My first 30-days challenge, becoming an early riser, successfully ended yesterday. This month, I’m hoping to develop a positive mindset by keeping a positivity journal. This challenge is part of my resolution to perform twelve 30-days challenges this year.
I have what I would call in pseudo-scientific terms “a realistic mind with negative tendencies”. I enjoy my realistic mindset a lot because I am as objective as possible when I face different situations. The negative tendencies, however, I could live without.
Negative thoughts bring nothing constructive into your life. They only bring you down, make you feel sad and depressed. You want to avoid them to keep a healthy mind. Positive thoughts, on the other hand, bring you well-being and make you happy. You want a positive mindset on your quest for success.
Overly positive individuals turn off some people. I know, I was one of those people. I used to think being positive was futile. I used to think that trying to perceive reality for something it was not was useless. This realistic approach works well in theory, but in practice, it does not. It’s absolutely impossible to have a 100% objective mind. We’re humans after all, not robots. Why not try to change the negative tendencies into positive ones instead?
By keeping a positivity journal every day for 30 days, I hope to develop a more positive mindset. There’s more to it, so here’s how I’m going to do it!
What’s a positivity journal?
A positivity journal is simply a journal I will use to write everything positive that happened to me during the day. I will also perform a post-mortem of the day, where I will reflect objectively on the events that happened and my reactions towards these events. The goal is to try to find ways to react to negative stimuli that would make me happier.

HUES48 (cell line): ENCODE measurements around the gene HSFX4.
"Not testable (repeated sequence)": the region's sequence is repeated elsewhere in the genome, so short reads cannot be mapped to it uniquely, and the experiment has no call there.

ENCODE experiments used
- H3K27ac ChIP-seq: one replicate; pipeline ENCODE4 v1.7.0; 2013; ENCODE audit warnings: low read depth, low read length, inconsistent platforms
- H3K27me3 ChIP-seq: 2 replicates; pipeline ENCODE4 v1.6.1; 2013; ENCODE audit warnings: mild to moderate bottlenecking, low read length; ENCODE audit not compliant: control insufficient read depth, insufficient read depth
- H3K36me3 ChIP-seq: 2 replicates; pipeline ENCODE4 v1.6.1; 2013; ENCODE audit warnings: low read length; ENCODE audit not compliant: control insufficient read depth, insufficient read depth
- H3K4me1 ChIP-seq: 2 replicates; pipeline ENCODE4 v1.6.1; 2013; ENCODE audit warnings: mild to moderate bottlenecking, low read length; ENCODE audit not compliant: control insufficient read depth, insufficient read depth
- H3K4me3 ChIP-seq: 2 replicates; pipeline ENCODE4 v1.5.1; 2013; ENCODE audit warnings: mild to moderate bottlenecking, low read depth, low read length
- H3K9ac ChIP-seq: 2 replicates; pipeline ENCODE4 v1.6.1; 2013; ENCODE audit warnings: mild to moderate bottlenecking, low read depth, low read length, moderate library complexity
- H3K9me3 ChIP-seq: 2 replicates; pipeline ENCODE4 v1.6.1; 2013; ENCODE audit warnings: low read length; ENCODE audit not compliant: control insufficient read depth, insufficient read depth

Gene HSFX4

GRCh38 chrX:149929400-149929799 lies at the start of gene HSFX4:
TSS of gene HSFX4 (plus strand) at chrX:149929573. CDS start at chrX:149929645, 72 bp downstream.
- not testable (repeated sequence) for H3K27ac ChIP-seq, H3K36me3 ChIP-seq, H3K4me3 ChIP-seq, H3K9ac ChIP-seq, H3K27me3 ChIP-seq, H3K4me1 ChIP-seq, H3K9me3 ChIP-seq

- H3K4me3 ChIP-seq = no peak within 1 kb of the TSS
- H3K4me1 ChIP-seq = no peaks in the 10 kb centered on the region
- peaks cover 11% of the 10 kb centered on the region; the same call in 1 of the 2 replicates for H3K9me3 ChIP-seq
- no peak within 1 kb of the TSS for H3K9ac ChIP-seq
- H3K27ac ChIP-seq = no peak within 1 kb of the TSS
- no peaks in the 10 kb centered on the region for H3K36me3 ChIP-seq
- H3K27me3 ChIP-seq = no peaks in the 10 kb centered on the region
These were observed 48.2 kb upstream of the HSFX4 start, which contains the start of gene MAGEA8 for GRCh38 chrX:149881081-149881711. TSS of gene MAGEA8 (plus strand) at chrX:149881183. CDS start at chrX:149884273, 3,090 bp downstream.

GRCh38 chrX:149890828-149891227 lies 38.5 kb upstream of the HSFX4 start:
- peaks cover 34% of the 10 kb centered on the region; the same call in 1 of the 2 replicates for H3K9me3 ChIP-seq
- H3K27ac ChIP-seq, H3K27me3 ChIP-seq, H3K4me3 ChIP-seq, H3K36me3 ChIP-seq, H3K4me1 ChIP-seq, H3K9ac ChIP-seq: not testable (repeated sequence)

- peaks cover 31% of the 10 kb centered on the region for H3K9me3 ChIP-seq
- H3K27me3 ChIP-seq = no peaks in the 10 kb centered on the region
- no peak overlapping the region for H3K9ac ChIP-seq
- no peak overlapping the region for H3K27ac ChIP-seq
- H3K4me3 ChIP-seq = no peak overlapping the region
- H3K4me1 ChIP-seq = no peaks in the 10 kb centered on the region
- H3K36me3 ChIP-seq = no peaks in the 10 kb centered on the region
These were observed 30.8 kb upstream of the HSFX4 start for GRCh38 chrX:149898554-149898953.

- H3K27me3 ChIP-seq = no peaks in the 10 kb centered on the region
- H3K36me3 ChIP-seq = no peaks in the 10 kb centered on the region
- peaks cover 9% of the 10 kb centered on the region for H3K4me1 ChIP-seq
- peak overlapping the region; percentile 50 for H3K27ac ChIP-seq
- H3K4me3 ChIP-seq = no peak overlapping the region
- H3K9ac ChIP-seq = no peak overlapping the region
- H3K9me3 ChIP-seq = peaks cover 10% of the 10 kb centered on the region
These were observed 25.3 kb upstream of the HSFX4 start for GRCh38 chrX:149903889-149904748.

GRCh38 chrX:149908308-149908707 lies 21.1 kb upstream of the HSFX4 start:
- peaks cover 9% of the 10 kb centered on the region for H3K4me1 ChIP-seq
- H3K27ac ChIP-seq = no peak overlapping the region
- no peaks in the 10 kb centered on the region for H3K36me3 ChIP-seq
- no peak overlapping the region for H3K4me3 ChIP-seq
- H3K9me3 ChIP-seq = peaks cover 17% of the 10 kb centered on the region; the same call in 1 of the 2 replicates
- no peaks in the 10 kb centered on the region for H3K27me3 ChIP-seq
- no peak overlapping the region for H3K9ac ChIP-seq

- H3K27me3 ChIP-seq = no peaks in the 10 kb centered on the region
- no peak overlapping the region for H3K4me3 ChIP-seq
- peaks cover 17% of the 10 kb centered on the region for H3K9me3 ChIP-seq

I will probably come up with a simple worksheet to help me write this positivity journal during the challenge and I’ll share it with you once I find a format that works well for me.
Keeping the positivity journal is not the challenge itself
The real challenge is trying to bend my thinking towards positivity. Keeping the positivity journal is only the mean I’ve found to turn it into a measurable goal. Here’s how I hope to achieve a more positive mindset:
1. Learn to identify negative thoughts
For many, negative thinking is a habit inked into our brains and we don’t even notice we’re doing it. The first step will be to identify these thoughts so that I can start improving them. I don’t expect to be able to do this on the spot at first, but it should come with practice.
2. Turn the negative thoughts into positive ones
Once I identify a negative thought, I will try to see its positive side. For example, say I have thoughts about losing my job. I could see losing my job as a very negative, world-shattering event, but there’s another side to it. It could be a great opportunity to sell my house, sell my car and live my secret dream of backpacking around the world for one year. That’s the positive side. The thought of losing my job does not seem so bad when I see it as a new opportunity.
3. Stay away from people and things that have a negative influence over me
I will try to stay away from the people who sap my positive energy and I will spend more time with positive and optimistic people. In the past, I’ve found that this helped me remain positive during hard times.
What are the rules?
It’s pretty simple: write in my positivity journal every day for 30 days. That’s all there is to it. I will tolerate no exception!
The positivity journal is a journal I must feel good, proud and motivated about when I return to read it. I will not allow myself to write any negative thoughts in it. Instead, I will write down their positive counterparts. Here’s an example:
Negative mindset: “Today there was a huge snowstorm and I have to go outside and waste 2 hours shoveling my driveway. I’m so sick and tired of all this snow.”
Positive mindset: “Today there was a huge snowstorm and it’s a pretty good occasion for me to go outside and do a 2 hours workout shoveling my driveway. It will be pretty enjoyable to listen to my iPod at the same time.”
Keeping the positivity journal should be straightforward enough, right?
How did it go?
Well, I’m just getting started on the positivity journal! I’ll make sure to post updates here as the challenge progresses if anything interesting happens. I’ll add this post to the sidebar so you can refer to it anytime.
What do you think? Do you see another way I could develop a positive mindset? Do you think I will benefit from this positivity journal?